Lower Missinaibi River Part 1: Mattice to Thunderhouse Falls

Four years ago we had a great plan. My friend Brian Lachine, my brother-in-law Nathan and I decided to paddle the entire length of the Missinaibi River from Lake Missinaibi to the Moose River into Moosonee. We were well on our way until, 50 km up river of Highway 11, Brian slipped on a portage and tore his ACL, MCL, & Meniscus (go big or go home)! After a frantic day of paddling and a lot of pain meds, we pulled out defeated at Mattice on Canada Day.

Four years later to the day we returned to put-in where we took-out and finish the trip. We made two major changes this time around. First, we added Shane Metcalfe to the crew which gave us two tandem canoes so I wouldn’t have to solo. We also upgraded our canoes. The high school in Wawa and friends from my church were gracious enough to lend us proper whitewater canoes.

Nathan and I took many pictures and videos during this year’s trip. I kept a journal every night and we marked all significant points on the GPS. Here’s what we saw …

Day 0: Getting There

These Northern rivers take a bit of work to get to. Nathan and Shane met me in Bracebridge, loaded the car with food and gear and left to meet Brian in Cochrane. Brian was arriving from Wawa, so he was able to drop off his canoe in Mattice on the way.

In Cochrane we loaded the food barrel Brian brought with the food we brought and jammed ourselves into my Escape with all our gear to head to Mattice.

There is a nice little grassy campsite beside the river with a picnic table and fire pit. We arrived around 11 p.m., fought the mosquitoes and enjoyed a little camp fire before bed.

Mattice Campsite:
N 49° 36.905′
W 083° 15.881′

Day 1: Mattice to Isabel Island (31km)

The first day started slowly. After reading warnings about leaving unattended vehicles in Mattice, we contacted a local outfitter who agreed to keep our vehicle for $5 per night. The place that was supposed to be just a couple kilometres out of town turned out to be 4 kilometres away. This wouldn’t have been so bad if the people were there to give me a lift back to the river! After wandering around and knocking on doors, I left the fee in an envelope with a letter, parked my vehicle and started the trip with a 4km walk back to town.

Riverbank in Mattice

The riverbank in Mattice

The good thing about the walk back was it gave time for Brian (the designated cook on this trip) to get the bacon and eggs going. We feasted on a pound of bacon and a dozen eggs before putting the canoes in and picking up where we left off 4 years and one day earlier.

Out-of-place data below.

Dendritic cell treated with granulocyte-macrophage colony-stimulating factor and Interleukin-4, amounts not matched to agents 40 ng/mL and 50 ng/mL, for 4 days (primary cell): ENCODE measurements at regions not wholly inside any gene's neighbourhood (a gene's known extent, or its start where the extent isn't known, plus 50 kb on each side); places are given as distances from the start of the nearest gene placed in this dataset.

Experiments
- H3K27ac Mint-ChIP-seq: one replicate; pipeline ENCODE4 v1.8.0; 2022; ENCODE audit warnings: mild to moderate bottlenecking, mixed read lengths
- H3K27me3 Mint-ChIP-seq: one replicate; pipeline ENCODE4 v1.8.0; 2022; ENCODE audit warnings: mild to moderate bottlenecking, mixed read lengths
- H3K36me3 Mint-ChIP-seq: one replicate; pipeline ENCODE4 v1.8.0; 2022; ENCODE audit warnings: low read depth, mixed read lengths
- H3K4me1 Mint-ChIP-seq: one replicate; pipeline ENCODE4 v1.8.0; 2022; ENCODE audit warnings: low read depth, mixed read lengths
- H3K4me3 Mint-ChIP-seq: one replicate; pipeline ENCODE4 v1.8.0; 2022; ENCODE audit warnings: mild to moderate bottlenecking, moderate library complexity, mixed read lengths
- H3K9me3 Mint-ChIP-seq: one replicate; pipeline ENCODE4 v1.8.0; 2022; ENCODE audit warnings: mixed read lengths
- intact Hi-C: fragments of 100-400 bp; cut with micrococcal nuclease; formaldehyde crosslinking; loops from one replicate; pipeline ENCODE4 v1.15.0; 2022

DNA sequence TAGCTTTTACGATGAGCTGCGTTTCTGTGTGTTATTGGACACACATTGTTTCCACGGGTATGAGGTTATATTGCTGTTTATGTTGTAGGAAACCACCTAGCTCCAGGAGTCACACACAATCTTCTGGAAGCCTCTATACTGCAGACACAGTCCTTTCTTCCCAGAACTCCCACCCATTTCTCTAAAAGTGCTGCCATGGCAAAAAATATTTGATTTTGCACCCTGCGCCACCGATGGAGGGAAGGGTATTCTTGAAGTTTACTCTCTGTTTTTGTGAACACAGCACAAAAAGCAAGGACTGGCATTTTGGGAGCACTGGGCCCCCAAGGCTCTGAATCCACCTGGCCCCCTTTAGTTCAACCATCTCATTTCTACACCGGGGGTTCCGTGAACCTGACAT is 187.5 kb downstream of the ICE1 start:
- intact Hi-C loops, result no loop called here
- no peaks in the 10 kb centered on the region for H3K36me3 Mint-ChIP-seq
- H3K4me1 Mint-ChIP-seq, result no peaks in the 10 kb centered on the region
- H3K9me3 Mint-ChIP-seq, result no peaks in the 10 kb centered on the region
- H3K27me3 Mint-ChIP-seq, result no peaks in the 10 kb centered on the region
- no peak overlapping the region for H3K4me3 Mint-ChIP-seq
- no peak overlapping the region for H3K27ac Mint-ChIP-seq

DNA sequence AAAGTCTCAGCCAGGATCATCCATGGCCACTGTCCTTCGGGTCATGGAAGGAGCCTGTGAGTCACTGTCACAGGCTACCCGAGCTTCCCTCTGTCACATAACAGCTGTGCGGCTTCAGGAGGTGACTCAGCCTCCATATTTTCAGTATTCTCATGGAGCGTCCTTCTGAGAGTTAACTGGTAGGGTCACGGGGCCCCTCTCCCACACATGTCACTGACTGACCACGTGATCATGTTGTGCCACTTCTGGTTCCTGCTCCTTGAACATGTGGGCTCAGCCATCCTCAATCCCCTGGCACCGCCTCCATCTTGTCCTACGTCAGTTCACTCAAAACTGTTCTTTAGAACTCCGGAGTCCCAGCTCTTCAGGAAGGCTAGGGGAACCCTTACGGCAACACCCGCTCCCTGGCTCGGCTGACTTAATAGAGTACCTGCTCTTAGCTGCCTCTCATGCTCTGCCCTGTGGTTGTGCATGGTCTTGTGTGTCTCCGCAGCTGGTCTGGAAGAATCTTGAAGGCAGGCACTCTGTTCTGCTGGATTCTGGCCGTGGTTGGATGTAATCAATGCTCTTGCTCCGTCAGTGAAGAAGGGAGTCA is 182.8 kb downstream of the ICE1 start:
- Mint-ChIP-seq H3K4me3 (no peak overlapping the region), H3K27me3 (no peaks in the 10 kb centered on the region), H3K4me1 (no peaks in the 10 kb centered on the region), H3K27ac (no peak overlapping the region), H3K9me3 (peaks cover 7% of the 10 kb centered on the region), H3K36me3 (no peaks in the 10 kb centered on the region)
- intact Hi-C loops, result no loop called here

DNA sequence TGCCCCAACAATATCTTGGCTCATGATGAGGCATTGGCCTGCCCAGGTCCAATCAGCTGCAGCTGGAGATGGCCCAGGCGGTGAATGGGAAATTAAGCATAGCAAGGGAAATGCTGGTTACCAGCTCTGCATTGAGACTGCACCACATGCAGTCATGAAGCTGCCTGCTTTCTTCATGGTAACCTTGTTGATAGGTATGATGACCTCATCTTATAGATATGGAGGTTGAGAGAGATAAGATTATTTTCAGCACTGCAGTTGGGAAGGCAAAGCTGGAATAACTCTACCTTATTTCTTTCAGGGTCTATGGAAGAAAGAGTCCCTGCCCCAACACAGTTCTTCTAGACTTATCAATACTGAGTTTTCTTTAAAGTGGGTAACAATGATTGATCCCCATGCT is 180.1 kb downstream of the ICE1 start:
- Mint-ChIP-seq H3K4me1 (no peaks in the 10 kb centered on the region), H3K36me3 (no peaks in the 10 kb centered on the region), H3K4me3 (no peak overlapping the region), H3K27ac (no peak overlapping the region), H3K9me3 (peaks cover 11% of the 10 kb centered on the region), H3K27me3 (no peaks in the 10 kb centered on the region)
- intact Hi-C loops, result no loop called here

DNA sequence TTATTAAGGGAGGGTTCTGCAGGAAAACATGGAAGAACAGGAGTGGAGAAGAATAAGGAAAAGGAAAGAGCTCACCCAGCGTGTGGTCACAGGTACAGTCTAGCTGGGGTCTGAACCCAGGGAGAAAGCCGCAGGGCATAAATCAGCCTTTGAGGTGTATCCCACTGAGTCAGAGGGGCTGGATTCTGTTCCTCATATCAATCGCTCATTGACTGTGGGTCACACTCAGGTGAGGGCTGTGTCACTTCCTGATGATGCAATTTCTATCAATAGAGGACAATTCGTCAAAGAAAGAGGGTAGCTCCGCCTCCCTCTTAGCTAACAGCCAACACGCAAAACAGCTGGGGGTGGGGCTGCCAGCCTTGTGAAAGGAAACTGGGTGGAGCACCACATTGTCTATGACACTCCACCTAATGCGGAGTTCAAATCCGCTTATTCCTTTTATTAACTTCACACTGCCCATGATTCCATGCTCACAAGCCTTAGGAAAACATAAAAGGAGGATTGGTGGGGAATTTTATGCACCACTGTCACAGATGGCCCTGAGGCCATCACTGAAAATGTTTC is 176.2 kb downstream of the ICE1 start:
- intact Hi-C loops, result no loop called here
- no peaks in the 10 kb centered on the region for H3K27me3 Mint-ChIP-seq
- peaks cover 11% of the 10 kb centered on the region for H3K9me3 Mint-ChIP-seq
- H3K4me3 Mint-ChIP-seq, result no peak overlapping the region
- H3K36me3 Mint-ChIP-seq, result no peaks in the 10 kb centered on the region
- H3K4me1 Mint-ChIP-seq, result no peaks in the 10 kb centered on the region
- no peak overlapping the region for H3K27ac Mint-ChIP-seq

Shane had been on one trip with us before, but it wasn’t a whitewater trip. It didn’t matter. After some basic instruction (draw, pry, cross-bow draw, back-paddle), we were rolling through some easy swifts just around the corner from the camp.

The first real rapids were only 5km from the campsite. Rock Island Rapids was listed as a CII tech to CIII depending on water levels. We were able to negotiate the first chute approaching the larger rapids so we could pull up on the outcropping of bedrock to scout the rest. After a good look we decided the rapid would be fun but a little beyond our skill level. There was a fun chute with a bunch of good sized haystacks in it, but there were boulders at the end which needed to be negotiated. We portaged the 150m or so over the rocky outcropping. In hindsight, had we encountered this rapid later on in the trip we would have run it without much hesitation. At this point, though, we were new to the canoes and to our paddling partners.

As we continued on, the heat became oppressive. It had to be over 30 degrees Celsius. We ate a lunch of smoked meat sandwiches with mustard on a gravel spit on the far side of Murphy’s Island.

Lunch by Murphy's Island

The gravel spit beside Murphy’s Island

There were some brilliant irises in full bloom on the gravel.

Irises in Bloom

Irises in Bloom

The afternoon was more exciting. We had a lot of fun running Black Feather Rapids.

The challenge to this set of rapids was finding enough water to run through. It was long enough (1km) that we were able to run it in sections with opportunity to scout in between.

Black Feather Rapids

Black Feather Rapids

Shane at Black Feather Rapids

Shane at Black Feather Rapids

Brian at Black Feather Rapids

Brian at Black Feather Rapids

The bedrock here was interesting. It had eroded in strange cobweb shapes. It looked like something from a horror movie set.

Odd Rock Erosion at Black Feather

Odd erosion patterns at Black Feather Rapids

After completing Black Feather, we paddled through some swifts and a CI before a fun roll through Beam Rapids—a CII which took you down a quick drop beside an island in the middle of the river.

Kettle Falls portage was an easy 300m walk, but it was difficult to get to because of the extremely low water levels. We ended up coming ashore before the portage and picking our way over rocks to get to it.

After a paddle around the West shore of Skunk Island that seemed too long because of the oppressive heat, we found our campsite on Isabel Island. The entrance was a sandy hill that led to a grassy opening. The site wasn’t that pretty, but it was big with flat tent pads.

Isabel Island Campsite

The mosquito-ridden Isabel Island site

This is where I faced my biggest problem of the trip. I had brought a few frozen venison steaks to use the following night in a stew. They were sealed in a large Ziploc bag in the top of my pack since we didn’t have enough room for all the food in the barrel. When I picked my pack up off the hillside to bring it into the camp, I smelled meat. Sure enough, the steaks had exploded in the sun and everything in my pack—all my gear—smelled like dead deer.

Knowing that the pack would attract animals, I spent the next hour or so down by the river washing every piece of gear I had brought despite a little mild sunstroke and constant torment by mosquitoes. I even left my backpack underwater weighed down by a boulder for a while to get the smell out of it.